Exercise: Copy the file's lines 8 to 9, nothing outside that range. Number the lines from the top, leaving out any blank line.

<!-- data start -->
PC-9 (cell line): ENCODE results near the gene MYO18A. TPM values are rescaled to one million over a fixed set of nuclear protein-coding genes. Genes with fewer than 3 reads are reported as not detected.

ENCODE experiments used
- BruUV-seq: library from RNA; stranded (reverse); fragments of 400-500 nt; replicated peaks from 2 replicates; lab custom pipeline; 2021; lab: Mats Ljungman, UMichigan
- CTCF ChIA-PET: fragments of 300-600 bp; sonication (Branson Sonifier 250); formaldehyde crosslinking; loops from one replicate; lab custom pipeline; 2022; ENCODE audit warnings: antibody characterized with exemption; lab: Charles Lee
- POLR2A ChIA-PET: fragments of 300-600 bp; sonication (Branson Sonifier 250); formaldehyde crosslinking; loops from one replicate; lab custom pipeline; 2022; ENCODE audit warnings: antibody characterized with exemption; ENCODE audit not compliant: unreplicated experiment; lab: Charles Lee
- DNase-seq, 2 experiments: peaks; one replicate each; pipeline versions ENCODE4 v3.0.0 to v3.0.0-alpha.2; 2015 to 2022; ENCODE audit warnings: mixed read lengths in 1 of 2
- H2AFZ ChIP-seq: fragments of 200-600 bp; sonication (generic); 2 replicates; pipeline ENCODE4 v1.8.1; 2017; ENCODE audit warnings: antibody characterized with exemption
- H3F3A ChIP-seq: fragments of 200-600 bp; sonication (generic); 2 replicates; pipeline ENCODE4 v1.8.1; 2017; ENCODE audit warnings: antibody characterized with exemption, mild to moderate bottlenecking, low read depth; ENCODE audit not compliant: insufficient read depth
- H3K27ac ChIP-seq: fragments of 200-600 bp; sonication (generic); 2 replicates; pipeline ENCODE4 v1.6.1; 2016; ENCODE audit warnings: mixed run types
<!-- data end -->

- H3F3A ChIP-seq: fragments of 200-600 bp; sonication (generic); 2 replicates; pipeline ENCODE4 v1.8.1; 2017; ENCODE audit warnings: antibody characterized with exemption, mild to moderate bottlenecking, low read depth; ENCODE audit not compliant: insufficient read depth
- H3K27ac ChIP-seq: fragments of 200-600 bp; sonication (generic); 2 replicates; pipeline ENCODE4 v1.6.1; 2016; ENCODE audit warnings: mixed run types